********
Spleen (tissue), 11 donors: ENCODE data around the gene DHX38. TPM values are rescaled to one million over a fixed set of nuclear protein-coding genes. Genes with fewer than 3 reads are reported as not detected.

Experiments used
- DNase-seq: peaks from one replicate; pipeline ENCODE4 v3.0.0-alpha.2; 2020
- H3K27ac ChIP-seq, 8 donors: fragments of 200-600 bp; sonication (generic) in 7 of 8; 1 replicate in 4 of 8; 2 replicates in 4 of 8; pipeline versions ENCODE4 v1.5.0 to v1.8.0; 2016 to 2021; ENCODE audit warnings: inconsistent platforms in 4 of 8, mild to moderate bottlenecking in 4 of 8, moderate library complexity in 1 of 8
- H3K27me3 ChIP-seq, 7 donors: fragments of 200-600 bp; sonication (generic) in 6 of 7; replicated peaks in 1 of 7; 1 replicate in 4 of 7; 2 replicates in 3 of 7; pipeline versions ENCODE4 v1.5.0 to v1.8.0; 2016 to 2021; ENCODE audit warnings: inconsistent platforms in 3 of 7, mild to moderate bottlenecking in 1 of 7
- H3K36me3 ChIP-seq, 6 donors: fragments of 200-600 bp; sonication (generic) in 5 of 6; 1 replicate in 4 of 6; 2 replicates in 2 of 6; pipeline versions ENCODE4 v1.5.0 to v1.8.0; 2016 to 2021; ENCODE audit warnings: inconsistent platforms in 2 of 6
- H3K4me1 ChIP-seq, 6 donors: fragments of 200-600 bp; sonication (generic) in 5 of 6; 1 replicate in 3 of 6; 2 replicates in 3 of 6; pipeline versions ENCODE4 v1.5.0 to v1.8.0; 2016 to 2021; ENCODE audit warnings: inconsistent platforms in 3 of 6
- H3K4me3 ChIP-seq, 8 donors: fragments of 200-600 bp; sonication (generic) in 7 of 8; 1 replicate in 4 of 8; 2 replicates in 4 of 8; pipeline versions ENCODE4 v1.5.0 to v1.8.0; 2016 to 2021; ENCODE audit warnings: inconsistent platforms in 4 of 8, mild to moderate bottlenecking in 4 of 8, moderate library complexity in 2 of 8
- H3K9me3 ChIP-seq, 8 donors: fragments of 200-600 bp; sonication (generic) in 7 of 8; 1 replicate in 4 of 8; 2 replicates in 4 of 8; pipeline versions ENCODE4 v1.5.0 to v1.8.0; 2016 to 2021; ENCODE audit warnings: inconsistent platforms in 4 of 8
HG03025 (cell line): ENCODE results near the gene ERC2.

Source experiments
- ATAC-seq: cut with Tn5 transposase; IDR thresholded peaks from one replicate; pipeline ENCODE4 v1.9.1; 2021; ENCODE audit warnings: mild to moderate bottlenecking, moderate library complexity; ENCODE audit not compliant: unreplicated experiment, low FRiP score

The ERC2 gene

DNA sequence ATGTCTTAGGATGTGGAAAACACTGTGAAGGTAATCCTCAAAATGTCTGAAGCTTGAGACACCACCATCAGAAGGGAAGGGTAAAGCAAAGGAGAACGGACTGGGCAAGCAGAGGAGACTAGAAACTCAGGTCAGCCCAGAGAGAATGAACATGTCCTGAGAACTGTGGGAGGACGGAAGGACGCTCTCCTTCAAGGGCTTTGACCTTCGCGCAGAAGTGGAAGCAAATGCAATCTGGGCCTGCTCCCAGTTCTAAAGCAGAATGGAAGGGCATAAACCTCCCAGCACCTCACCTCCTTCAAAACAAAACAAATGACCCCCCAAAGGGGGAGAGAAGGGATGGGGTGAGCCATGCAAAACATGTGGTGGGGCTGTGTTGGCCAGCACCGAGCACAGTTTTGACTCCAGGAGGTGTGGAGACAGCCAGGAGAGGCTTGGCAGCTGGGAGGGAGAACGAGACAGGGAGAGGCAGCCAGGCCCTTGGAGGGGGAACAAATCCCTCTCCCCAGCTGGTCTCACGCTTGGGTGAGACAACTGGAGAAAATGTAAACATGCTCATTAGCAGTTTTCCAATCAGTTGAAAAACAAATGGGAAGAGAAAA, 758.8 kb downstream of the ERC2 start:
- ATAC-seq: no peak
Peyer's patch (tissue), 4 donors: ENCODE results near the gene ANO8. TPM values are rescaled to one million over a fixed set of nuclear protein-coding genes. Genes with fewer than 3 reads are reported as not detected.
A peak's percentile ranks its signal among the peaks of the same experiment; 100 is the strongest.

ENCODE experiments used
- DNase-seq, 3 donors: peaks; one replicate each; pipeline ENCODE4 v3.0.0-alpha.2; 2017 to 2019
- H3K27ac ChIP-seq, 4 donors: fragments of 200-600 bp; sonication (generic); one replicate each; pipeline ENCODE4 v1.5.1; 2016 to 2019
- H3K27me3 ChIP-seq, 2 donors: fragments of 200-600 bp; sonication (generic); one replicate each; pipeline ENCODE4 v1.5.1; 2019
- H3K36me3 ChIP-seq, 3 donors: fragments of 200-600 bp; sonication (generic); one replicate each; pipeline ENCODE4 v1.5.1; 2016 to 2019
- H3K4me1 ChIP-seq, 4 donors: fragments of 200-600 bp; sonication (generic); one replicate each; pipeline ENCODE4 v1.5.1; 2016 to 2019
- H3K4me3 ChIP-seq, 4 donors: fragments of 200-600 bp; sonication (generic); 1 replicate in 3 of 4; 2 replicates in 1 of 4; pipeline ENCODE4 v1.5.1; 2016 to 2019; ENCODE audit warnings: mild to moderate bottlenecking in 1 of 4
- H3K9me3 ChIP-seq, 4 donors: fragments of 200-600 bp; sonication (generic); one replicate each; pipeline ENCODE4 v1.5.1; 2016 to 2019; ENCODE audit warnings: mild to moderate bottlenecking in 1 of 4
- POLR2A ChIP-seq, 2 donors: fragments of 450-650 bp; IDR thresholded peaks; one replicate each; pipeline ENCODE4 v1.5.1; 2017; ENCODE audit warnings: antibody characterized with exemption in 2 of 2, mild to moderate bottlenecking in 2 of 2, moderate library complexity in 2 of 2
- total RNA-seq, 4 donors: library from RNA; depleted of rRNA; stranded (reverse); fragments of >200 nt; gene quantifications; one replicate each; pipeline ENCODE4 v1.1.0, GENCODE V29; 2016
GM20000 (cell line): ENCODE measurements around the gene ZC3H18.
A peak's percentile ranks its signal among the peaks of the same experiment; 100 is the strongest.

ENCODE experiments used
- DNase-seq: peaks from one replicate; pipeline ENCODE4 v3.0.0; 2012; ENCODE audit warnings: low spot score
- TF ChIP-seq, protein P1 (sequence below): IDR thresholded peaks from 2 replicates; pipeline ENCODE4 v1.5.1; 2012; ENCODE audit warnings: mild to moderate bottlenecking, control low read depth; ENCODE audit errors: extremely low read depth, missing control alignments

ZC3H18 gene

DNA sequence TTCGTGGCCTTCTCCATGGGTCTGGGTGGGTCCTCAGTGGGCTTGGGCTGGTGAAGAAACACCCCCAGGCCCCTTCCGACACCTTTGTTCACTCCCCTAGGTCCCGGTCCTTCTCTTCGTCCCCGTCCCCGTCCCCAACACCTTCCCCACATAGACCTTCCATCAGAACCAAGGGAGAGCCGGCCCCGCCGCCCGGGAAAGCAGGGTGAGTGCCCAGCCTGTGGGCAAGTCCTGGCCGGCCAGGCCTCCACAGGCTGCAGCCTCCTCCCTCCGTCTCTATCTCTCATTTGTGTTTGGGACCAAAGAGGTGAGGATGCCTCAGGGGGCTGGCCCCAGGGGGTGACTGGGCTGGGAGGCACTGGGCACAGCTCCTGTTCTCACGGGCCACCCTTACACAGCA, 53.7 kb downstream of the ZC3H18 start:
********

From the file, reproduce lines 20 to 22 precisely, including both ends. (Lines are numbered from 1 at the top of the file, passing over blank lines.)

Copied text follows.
- H3K27ac ChIP-seq, 4 donors: fragments of 200-600 bp; sonication (generic); one replicate each; pipeline ENCODE4 v1.5.1; 2016 to 2019
- H3K27me3 ChIP-seq, 2 donors: fragments of 200-600 bp; sonication (generic); one replicate each; pipeline ENCODE4 v1.5.1; 2019
- H3K36me3 ChIP-seq, 3 donors: fragments of 200-600 bp; sonication (generic); one replicate each; pipeline ENCODE4 v1.5.1; 2016 to 2019